Popular Bitcoin explorers include:
If you must eat at a feast, you must have cutlery, right? And as a doctor about to perform a surgery, you must have your surgical equipment, yeah?
As a Bitcoin holder who wants to buy or sell Bitcoin, you need a Bitcoin wallet.
No, not your grandad’s old wallet. In this sense, a digital wallet.
A Bitcoin wallet helps you store your Bitcoin, and this is what enables you to send or receive Bitcoin. It’s just how a fiat bank account helps you hold your fiat. You gerrit?
Bitcoin does have its perks. After all, it can’t be the most successful cryptocurrency for nothing, right? Here are some of the numerous advantages of Bitcoin:
Being a borderless means of payment, you could be in China and choose to sell a particular service or product to an American. And instead of the American paying you in USD, he can pay you in Bitcoin— which you can then convert to Yen or whatever currency you have in mind.
No matter where you are, you can always send and receive Bitcoin, or use it as a payment method.
Think about it, which fiat currency can you view transactions made by all holders of that currency? Bitcoin is fully transparent, allowing anyone to track transactions using a Bitcoin explorer.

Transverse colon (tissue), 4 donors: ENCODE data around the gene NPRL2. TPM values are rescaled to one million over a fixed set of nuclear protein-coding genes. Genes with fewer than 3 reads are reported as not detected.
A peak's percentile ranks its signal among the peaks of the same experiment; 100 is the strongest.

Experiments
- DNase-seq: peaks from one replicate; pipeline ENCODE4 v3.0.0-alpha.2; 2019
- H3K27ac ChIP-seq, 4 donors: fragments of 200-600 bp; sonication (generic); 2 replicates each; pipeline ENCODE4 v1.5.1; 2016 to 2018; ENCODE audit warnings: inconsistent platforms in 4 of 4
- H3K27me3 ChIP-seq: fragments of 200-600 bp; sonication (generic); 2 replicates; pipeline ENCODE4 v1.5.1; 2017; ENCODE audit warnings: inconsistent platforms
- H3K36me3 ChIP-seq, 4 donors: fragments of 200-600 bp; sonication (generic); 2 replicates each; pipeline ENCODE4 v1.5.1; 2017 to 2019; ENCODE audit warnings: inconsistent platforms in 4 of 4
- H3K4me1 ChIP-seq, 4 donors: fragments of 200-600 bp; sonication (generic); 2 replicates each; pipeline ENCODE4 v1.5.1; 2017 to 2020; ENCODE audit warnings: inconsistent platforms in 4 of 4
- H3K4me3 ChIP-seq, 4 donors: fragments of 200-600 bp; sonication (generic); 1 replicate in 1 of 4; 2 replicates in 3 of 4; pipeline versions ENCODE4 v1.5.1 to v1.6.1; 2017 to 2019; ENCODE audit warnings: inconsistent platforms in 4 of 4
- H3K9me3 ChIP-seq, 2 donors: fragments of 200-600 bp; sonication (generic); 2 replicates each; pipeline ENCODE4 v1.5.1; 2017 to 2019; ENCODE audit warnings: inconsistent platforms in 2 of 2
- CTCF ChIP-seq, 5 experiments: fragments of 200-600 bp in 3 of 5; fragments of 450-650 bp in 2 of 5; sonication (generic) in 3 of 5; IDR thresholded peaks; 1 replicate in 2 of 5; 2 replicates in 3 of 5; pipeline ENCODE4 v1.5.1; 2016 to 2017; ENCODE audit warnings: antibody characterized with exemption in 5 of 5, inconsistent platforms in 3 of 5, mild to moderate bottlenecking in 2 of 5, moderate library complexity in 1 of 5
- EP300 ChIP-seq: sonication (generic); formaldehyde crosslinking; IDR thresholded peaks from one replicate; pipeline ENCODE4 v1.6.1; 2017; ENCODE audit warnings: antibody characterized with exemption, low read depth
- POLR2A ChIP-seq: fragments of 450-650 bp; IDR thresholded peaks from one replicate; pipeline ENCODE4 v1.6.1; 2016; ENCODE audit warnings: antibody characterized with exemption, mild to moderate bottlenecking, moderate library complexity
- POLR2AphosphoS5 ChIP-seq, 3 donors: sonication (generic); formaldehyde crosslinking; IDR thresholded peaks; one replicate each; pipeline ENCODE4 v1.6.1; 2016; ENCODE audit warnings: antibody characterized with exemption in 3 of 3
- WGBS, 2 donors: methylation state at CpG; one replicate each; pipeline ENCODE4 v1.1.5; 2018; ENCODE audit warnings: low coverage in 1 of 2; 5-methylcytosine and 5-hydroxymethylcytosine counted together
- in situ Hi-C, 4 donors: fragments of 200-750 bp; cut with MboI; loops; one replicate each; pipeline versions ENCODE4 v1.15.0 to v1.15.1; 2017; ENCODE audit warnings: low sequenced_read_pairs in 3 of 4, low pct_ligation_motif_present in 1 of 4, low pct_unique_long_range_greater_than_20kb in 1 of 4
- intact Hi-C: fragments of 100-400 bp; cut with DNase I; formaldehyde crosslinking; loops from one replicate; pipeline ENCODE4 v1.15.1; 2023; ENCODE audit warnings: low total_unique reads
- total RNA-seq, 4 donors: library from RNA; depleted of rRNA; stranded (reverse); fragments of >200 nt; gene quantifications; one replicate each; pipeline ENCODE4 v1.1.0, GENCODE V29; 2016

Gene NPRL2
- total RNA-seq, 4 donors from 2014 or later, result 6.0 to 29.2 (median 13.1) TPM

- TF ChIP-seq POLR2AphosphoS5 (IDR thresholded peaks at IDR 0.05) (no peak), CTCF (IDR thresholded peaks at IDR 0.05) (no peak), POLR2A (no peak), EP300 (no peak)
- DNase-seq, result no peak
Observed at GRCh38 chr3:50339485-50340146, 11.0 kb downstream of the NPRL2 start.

Imagine a type of money not printed by banks, managed by the government, or controlled by a central authority. That’s Bitcoin.
You can always carry out Bitcoin transactions, even on public holidays or at midnight. It’s not dependent on a body or particular entity to function. And this independence from a central authority frees it from inflation, hoarding, or any manipulation.
Unlike fiat, which has unlimited circulation, only 21 million Bitcoins will ever be produced. This places a special value on Bitcoin, preventing the crypto asset from being unnecessarily inflated or printed. Also, no taxes are imposed on your Bitcoin whenever you buy or receive it.
Bitcoin trading or investing is not for kids, only for knowledgeable professionals.
Being a highly volatile crypto asset, investing in Bitcoin can be quite risky. Bitcoin’s volatility has wrecked many investors’ portfolios, while others have been smart enough to leverage its volatility and make some healthy ROI.
Bitcoin’s volatility also threatens its price, as several price fluctuations have occurred over the years. This makes Bitcoin unpredictable, and investing in it can prove risky.
Because Bitcoin has no centralized authority controlling or regulating it, anyone can misuse or use it to fund dubious activities. No regulating body controls the amount of Bitcoin any individual can own, which is a big issue.